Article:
Dutiful Romney Continues Struggle for Votes
By Mick Lundstrum and Aubrey Immelman
Unit for the Study of Personality in Politics
January 11, 2008
Mitt Romney, the presidential candidate better known for his Mormon faith than for his policy positions, has been dogged by obstacles and setbacks on the campaign trail. In Iowa, where he had dumped nearly three-fifths of his campaign expenditure, he was blindsided by the come-from-nowhere Huckabee juggernaut. In New Hampshire, he was bested by a resuscitated back-from-the-dead McCain campaign.
By all appearances, Gov. Romney is an attractive candidate. He looks “presidential,” is well financed, and has a strong track record in business and government. Yet, despite an MBA and law degree from Harvard, a successful business career as management consultant and venture capitalist, president and CEO of the 2002 Salt Lake Winter Olympics Organizing Committee, governor of Massachusetts, and chair of the Republican Governors’ Association, Romney has found little traction with Republican voters.
So, how do we account for Romney’s floundering campaign for Republican support?
Some have pointed to Romney’s Mormon beliefs, viewed with suspicion by elements of the Christian Evangelical Republican base. Others have pointed to his “flip-flop” on abortion. Another consideration, which has not received much air time in the media or in print, is Romney’s personality — those aspects of his typical modes of thinking, acting, and relating to others that remain relatively consistent over time and across situations.
For insight into this aspect Romney’s character, we generated a personality profile using a standard assessment procedure developed at the Unit for the Study of Personality in Politics at the College of St. Benedict and St. John’s University in Minnesota. This is what we found.
Perhaps not surprising for someone with Romney’s academic and professional credentials, he emerged from the assessment as a highly conscientiousness personality. What is remarkable, however, is that few candidates for president can claim conscientiousness as a prominent trait — in the past several elections cycles, an exclusive club of losing candidates consisting of Michael Dukakis, Bob Dole, Steve Forbes, Bill Bradley, and Al Gore.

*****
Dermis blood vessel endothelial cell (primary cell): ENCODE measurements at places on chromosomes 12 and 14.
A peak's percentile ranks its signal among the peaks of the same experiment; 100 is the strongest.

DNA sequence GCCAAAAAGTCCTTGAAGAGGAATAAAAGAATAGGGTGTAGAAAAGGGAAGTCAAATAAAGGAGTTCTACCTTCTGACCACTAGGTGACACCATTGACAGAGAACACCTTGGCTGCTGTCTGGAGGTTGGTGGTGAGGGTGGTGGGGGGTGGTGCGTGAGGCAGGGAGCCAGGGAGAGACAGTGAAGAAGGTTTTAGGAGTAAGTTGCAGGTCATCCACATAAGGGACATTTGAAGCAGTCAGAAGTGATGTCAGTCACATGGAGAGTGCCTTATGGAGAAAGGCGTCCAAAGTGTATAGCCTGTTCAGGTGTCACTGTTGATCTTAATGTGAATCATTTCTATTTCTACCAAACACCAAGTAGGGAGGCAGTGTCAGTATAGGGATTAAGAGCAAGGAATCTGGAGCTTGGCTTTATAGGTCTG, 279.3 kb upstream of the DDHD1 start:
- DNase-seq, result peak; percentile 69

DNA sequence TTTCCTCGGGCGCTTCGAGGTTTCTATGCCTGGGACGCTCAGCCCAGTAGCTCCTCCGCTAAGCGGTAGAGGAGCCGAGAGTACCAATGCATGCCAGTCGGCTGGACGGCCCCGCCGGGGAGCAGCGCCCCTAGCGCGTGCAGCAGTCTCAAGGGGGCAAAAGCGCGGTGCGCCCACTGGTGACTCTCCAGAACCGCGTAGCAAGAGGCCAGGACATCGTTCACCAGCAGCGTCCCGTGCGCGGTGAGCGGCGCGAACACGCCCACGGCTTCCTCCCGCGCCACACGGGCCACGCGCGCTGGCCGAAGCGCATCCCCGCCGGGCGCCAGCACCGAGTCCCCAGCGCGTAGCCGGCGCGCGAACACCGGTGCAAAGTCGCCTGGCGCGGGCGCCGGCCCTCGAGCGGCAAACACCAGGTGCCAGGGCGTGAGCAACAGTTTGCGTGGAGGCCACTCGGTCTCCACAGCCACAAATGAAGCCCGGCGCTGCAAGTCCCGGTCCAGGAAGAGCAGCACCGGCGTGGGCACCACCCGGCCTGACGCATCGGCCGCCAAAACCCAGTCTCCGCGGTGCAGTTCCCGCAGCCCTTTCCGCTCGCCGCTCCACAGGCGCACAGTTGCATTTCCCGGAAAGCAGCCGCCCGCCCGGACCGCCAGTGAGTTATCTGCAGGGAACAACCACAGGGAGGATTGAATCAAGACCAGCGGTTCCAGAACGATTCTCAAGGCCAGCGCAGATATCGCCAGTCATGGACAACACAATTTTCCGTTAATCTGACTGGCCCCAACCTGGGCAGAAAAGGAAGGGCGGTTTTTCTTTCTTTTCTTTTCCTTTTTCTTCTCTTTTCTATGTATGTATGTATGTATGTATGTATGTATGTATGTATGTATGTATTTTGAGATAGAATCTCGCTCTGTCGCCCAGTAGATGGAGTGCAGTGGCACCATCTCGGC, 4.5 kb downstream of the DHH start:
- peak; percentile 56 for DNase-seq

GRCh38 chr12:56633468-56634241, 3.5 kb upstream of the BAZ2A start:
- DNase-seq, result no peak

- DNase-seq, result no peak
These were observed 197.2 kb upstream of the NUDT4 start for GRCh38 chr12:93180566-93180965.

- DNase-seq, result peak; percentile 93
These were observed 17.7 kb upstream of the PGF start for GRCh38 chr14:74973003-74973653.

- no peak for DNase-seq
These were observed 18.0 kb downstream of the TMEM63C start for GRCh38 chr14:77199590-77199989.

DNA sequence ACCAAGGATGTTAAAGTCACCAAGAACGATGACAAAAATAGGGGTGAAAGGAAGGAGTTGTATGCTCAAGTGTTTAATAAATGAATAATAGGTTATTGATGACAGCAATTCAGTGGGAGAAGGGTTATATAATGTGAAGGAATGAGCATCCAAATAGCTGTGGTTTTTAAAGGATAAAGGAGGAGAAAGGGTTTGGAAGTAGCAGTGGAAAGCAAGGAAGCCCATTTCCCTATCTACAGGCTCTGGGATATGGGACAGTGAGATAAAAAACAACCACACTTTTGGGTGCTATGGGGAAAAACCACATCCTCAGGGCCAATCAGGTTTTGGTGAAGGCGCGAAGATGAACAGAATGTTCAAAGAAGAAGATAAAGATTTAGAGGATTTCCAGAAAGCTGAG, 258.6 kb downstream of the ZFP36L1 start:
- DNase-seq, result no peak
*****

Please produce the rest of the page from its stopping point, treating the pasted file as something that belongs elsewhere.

People with Romney’s levels of conscientiousness are best described as “dutiful.” They are characteristically proper and dignified, dependable, and principled (though the latter trait is somewhat at variance with perceptions of Romney as a flip-flopper).
Above all, they are highly organized, which accounts for Romney’s roaring success in organizational and corporate management and financial restructuring. Dutiful and diligent, and adept at getting the job done without letting work accumulate, conscientious leaders are movers and shakers who are at the top of their game when making and implementing policy.
On the downside, conscientious persons can be rigid thinkers with a closed-minded tendency; as leaders, they are technocratic rather than visionary. For that reason, in high political office they may be better suited to the role of assistant to the chief executive — perhaps as vice president, cabinet secretary, or chief of staff.
With their attention to detail, their work ethic, and their prudence, conscientious persons are potentially good leaders; however, in the United States they usually have trouble attaining high-level political office, because of the difficulty they have connecting with voters and the media.
Like many politicians who strive for higher political office, Romney also has a pronounced dominant tendency — though not nearly as pervasive as the aggressive dominance of a Rudy Giuliani or the self-assertive boldness of a John McCain. Instead, it would be more accurate to describe Romney as merely assertive, strong-willed, and goal-directed.
Some aspects of Romney’s dominance reinforce his fundamental conscientious tendency — most notably his strong work ethic, proneness to cognitive inflexibility, and obstinacy, which suggests he may stay in the race longer than he remains a viable candidate. That said, leaders like Romney, with moderate levels of conscientiousness and dominance, generally are effective, deliberative leaders who make informed decisions and get things done.
In terms of his experience and psychological profile, Romney may be one of the better candidates for president, but as recent presidential election history has shown, he does not fit the profile of a successful presidential candidate.
Next Tuesday’s Republican primary in Michigan — where native son Mitt Romney has the rare advantage of contesting an early-primary state where his father once served as governor — will be the acid test for whether that particular chapter in U.S. election history repeats itself.
Note. A slightly revised version of this article was published as the “Your Turn” column Romney is conscientious and assertive in the St. Cloud Times (p. 5B), Jan. 15, 2008.